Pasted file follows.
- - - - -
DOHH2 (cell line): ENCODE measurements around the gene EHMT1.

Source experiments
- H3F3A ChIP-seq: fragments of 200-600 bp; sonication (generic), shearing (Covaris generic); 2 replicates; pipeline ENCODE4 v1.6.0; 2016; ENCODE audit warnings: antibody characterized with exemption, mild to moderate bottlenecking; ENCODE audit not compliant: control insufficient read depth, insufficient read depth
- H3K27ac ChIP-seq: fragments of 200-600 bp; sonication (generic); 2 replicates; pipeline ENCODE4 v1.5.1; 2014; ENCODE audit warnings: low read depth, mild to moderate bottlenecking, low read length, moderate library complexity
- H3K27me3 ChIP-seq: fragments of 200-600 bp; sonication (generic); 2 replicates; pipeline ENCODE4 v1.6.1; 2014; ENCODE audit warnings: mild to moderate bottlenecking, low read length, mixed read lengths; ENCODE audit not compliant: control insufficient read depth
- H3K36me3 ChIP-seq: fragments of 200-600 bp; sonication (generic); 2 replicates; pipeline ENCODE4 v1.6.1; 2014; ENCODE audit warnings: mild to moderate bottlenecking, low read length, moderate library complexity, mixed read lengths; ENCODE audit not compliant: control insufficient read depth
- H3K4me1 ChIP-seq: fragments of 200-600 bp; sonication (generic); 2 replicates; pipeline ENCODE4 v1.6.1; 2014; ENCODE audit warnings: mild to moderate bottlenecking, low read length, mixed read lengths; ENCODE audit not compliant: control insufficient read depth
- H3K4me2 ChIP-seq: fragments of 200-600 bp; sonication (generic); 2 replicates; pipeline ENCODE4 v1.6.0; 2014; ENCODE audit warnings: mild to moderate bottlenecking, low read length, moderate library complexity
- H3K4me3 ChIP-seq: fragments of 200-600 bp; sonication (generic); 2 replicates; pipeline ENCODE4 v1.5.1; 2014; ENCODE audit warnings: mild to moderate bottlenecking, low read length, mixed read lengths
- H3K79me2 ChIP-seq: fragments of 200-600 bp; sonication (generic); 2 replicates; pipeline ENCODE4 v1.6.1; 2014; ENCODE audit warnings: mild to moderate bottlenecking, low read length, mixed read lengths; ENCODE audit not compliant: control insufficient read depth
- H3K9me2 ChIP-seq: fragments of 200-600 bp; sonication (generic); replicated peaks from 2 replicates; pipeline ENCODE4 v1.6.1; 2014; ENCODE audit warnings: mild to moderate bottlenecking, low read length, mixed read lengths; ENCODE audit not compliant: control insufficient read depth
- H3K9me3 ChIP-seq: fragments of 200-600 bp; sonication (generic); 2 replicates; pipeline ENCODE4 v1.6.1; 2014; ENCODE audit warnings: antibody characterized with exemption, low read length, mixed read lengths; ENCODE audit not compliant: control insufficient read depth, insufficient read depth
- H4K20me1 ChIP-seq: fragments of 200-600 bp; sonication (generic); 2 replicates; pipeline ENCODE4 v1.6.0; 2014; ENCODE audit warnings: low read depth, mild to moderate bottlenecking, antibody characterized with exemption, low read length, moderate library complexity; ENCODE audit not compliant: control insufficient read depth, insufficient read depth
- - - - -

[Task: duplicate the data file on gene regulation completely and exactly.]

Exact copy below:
DOHH2 (cell line): ENCODE measurements around the gene EHMT1.

Source experiments
- H3F3A ChIP-seq: fragments of 200-600 bp; sonication (generic), shearing (Covaris generic); 2 replicates; pipeline ENCODE4 v1.6.0; 2016; ENCODE audit warnings: antibody characterized with exemption, mild to moderate bottlenecking; ENCODE audit not compliant: control insufficient read depth, insufficient read depth
- H3K27ac ChIP-seq: fragments of 200-600 bp; sonication (generic); 2 replicates; pipeline ENCODE4 v1.5.1; 2014; ENCODE audit warnings: low read depth, mild to moderate bottlenecking, low read length, moderate library complexity
- H3K27me3 ChIP-seq: fragments of 200-600 bp; sonication (generic); 2 replicates; pipeline ENCODE4 v1.6.1; 2014; ENCODE audit warnings: mild to moderate bottlenecking, low read length, mixed read lengths; ENCODE audit not compliant: control insufficient read depth
- H3K36me3 ChIP-seq: fragments of 200-600 bp; sonication (generic); 2 replicates; pipeline ENCODE4 v1.6.1; 2014; ENCODE audit warnings: mild to moderate bottlenecking, low read length, moderate library complexity, mixed read lengths; ENCODE audit not compliant: control insufficient read depth
- H3K4me1 ChIP-seq: fragments of 200-600 bp; sonication (generic); 2 replicates; pipeline ENCODE4 v1.6.1; 2014; ENCODE audit warnings: mild to moderate bottlenecking, low read length, mixed read lengths; ENCODE audit not compliant: control insufficient read depth
- H3K4me2 ChIP-seq: fragments of 200-600 bp; sonication (generic); 2 replicates; pipeline ENCODE4 v1.6.0; 2014; ENCODE audit warnings: mild to moderate bottlenecking, low read length, moderate library complexity
- H3K4me3 ChIP-seq: fragments of 200-600 bp; sonication (generic); 2 replicates; pipeline ENCODE4 v1.5.1; 2014; ENCODE audit warnings: mild to moderate bottlenecking, low read length, mixed read lengths
- H3K79me2 ChIP-seq: fragments of 200-600 bp; sonication (generic); 2 replicates; pipeline ENCODE4 v1.6.1; 2014; ENCODE audit warnings: mild to moderate bottlenecking, low read length, mixed read lengths; ENCODE audit not compliant: control insufficient read depth
- H3K9me2 ChIP-seq: fragments of 200-600 bp; sonication (generic); replicated peaks from 2 replicates; pipeline ENCODE4 v1.6.1; 2014; ENCODE audit warnings: mild to moderate bottlenecking, low read length, mixed read lengths; ENCODE audit not compliant: control insufficient read depth
- H3K9me3 ChIP-seq: fragments of 200-600 bp; sonication (generic); 2 replicates; pipeline ENCODE4 v1.6.1; 2014; ENCODE audit warnings: antibody characterized with exemption, low read length, mixed read lengths; ENCODE audit not compliant: control insufficient read depth, insufficient read depth
- H4K20me1 ChIP-seq: fragments of 200-600 bp; sonication (generic); 2 replicates; pipeline ENCODE4 v1.6.0; 2014; ENCODE audit warnings: low read depth, mild to moderate bottlenecking, antibody characterized with exemption, low read length, moderate library complexity; ENCODE audit not compliant: control insufficient read depth, insufficient read depth